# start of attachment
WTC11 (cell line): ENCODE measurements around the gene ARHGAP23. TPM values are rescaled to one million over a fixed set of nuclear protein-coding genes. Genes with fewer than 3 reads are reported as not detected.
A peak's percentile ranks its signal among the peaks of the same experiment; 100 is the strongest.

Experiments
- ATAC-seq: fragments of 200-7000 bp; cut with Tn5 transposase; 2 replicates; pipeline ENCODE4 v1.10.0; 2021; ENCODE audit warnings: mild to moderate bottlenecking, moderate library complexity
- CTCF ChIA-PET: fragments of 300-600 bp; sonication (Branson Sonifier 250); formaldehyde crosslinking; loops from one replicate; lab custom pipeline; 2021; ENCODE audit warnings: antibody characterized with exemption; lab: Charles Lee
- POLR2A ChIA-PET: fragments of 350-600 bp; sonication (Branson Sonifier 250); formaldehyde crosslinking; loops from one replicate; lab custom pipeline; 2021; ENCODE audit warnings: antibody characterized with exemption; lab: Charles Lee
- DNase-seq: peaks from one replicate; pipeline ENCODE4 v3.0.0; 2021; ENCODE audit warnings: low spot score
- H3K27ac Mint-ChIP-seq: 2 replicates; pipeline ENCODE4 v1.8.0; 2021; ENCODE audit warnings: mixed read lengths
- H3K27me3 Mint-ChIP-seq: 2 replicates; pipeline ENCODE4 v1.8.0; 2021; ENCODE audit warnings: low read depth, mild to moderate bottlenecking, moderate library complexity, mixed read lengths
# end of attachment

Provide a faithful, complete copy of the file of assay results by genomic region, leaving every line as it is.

WTC11 (cell line): ENCODE measurements around the gene ARHGAP23. TPM values are rescaled to one million over a fixed set of nuclear protein-coding genes. Genes with fewer than 3 reads are reported as not detected.
A peak's percentile ranks its signal among the peaks of the same experiment; 100 is the strongest.

Experiments
- ATAC-seq: fragments of 200-7000 bp; cut with Tn5 transposase; 2 replicates; pipeline ENCODE4 v1.10.0; 2021; ENCODE audit warnings: mild to moderate bottlenecking, moderate library complexity
- CTCF ChIA-PET: fragments of 300-600 bp; sonication (Branson Sonifier 250); formaldehyde crosslinking; loops from one replicate; lab custom pipeline; 2021; ENCODE audit warnings: antibody characterized with exemption; lab: Charles Lee
- POLR2A ChIA-PET: fragments of 350-600 bp; sonication (Branson Sonifier 250); formaldehyde crosslinking; loops from one replicate; lab custom pipeline; 2021; ENCODE audit warnings: antibody characterized with exemption; lab: Charles Lee
- DNase-seq: peaks from one replicate; pipeline ENCODE4 v3.0.0; 2021; ENCODE audit warnings: low spot score
- H3K27ac Mint-ChIP-seq: 2 replicates; pipeline ENCODE4 v1.8.0; 2021; ENCODE audit warnings: mixed read lengths
- H3K27me3 Mint-ChIP-seq: 2 replicates; pipeline ENCODE4 v1.8.0; 2021; ENCODE audit warnings: low read depth, mild to moderate bottlenecking, moderate library complexity, mixed read lengths